Lately, the front page of the Dutch newspapers has been dominated with burdensome news about the coronavirus, developments around Brexit or statements from Donald Trump. Yesterday, even a new story about the prosecution of Ridouan Taghi was featured on the NOS website. Although this is of course very relevant and important news, 2020 has had a lot of interesting and positive developments that are now overshadowed by articles surrounding the current number of deaths in China or other onerous reports. Therefore, I believe it is time to give some extra attention to a few promising breakthroughs and stories of the last months.
In the search to invent more sustainable building materials, scientists at the University of Colorado created a concrete made out of bacteria. Even though your first reaction might be more of disgust than of delight, this concrete has the amazing power of healing itself when it is damaged. The concrete is a mixture of sand, gelatin, and cyanobacteria. When merged under the right conditions, the bacteria produce calcium carbonate which mineralizes the gelatin and binds it with the sand, and voilà, creates concrete. According to Will Srubar, project leader and assistant professor in the Department of Civil, Environmental and Architectural Engineering, the production of cement and concrete for roads, bridges, skyscrapers and other structures generates approximately 6% of the world’s annual emissions of carbon dioxide. Besides the fact that the bricks can regenerate themselves three times after being damaged, when used on a larger scale, the concrete could actually remove carbon dioxide from the air, instead of polluting it. Even though there is still a lot of work to be done before the bacterial colonies in the concrete can survive for longer periods, the team is thrilled about the possibilities in the future. “Nature has figured out how to do a lot of things in a clever and efficient way,” Srubar said. “We just need to pay more attention.”
Just as Srubar believes nature can provide us with answers to prominent problems, there are other ways in which nature can assist us. The world held its breath when the images of the devastating bushfires in Australia circled the internet and made front-page news. The Australia Wildfires Relief Fund received an enormous amount of donations and the number of volunteers who battled the fires was immense. However, one particular fellow made his contribution in a quite peculiar way. Winston, an Argentinian tegu lizard, deployed his artistic skills to raise money for bushfire relief. The giant lizard creates artworks by walking over a canvas after he has dipped his claws and tail into different shades of paint. His owner Sarah Curry has been selling Winston’s paintings by auctioning them online for between 30 and 75 dollars. So far, the couple has raised and donated over a thousand dollars for all the animals and humans affected by the wildfires. His owner is extremely proud. “I just let Winston do what he does best… make a big mess!” she says. “They turned out beautiful and he seemed to enjoy how the paint felt on his feet.” Winston’s efforts truly prove that everyone can contribute.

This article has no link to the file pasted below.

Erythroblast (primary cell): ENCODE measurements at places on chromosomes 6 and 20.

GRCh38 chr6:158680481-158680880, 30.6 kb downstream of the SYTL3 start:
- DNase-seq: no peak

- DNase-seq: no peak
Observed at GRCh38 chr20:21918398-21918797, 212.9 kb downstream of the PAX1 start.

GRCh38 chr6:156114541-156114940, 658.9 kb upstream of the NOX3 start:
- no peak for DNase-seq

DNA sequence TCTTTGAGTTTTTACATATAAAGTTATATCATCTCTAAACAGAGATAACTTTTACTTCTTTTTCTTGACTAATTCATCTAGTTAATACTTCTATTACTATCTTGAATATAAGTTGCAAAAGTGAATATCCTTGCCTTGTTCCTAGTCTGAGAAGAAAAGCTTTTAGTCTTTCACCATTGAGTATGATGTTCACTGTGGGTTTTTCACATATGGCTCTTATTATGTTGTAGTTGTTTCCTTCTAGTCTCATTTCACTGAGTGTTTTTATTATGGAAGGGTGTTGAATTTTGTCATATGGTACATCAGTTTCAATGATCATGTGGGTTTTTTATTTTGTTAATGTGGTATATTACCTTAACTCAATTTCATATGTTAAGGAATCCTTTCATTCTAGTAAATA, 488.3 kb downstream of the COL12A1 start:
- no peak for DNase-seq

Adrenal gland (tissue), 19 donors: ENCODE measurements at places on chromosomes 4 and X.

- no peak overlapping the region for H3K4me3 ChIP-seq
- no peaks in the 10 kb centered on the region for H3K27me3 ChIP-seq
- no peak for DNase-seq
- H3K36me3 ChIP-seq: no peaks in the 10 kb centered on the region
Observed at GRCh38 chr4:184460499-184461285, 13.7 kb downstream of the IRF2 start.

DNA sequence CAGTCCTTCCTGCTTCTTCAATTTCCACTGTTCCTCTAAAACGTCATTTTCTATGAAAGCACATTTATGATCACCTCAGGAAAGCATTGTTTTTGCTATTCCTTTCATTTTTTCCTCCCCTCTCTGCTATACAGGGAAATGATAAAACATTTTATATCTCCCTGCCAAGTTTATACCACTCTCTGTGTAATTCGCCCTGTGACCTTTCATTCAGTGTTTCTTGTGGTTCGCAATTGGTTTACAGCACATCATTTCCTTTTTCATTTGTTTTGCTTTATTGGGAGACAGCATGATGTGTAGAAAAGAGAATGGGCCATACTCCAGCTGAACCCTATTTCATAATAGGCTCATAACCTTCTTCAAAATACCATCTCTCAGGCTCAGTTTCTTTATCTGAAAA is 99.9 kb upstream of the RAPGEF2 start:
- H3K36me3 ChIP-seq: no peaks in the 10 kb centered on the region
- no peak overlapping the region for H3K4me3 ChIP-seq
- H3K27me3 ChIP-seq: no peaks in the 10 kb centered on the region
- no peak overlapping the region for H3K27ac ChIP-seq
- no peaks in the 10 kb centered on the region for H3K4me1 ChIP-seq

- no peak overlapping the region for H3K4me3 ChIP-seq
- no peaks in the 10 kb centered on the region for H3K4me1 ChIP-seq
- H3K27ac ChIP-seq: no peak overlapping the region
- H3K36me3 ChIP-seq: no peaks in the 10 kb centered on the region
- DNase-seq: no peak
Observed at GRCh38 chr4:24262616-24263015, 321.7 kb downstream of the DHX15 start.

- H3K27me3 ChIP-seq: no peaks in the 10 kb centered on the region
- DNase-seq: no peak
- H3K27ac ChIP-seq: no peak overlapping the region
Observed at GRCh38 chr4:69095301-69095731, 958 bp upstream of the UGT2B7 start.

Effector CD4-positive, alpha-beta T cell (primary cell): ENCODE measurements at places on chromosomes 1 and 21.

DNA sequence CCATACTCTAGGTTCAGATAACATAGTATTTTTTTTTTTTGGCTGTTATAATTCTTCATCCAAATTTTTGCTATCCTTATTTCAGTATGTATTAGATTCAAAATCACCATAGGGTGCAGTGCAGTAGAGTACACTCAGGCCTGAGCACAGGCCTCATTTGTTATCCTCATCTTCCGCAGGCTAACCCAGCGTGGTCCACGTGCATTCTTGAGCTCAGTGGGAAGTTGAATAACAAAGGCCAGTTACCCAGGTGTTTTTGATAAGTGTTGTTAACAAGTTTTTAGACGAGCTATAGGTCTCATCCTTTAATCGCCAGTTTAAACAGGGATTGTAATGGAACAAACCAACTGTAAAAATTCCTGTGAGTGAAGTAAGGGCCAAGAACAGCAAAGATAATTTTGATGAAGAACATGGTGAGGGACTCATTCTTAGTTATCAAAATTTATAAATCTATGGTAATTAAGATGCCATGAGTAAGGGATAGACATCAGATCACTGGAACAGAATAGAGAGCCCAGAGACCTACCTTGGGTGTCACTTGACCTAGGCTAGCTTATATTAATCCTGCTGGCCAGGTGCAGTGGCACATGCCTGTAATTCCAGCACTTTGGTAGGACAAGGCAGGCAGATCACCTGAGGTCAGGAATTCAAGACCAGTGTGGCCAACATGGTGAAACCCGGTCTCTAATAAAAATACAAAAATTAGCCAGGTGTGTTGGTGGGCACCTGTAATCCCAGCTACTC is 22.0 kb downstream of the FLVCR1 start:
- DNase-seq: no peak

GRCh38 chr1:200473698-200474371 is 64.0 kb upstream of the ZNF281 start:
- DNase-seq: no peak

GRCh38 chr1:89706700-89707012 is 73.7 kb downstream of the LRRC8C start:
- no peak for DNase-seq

Electricity from thin air
Finally, another amazing discovery was made by researchers of the University of Massachusetts: they designed a device that can generate electricity out of thin air. The instrument actually uses a natural protein to produce electricity from moisture in the air. The device called “Air-gen” is created by electrical engineer Jun Yoa and microbiologist Derek Lovley. It is non-polluting and has low-cost. “We are literally making electricity out of thin air,” says Yao. “The Air-gen generates clean energy 24/7.” It can even generate energy in areas such as the Sahara Desert, extremely low humidity is not a problem. So far, the Air-gen is capable of providing small electronics with power. Their next step is to develop an adaption of the Air-gen suited for electronics such as smartwatches and other health monitors. Yoa and Lovley are certain that with the right means, the Air-gen can make a major contribution to sustainable energy production. To summarize, we are well on our way to a greener and more responsible future. From creepy minuscule crawlers in our concrete walls to a house completely powered from thin air, or even animals raising money for other animals, the possibilities are endless. As Srubar said: “The sky’s the limit for our creativity.”
This article is written by Fenna Beentjes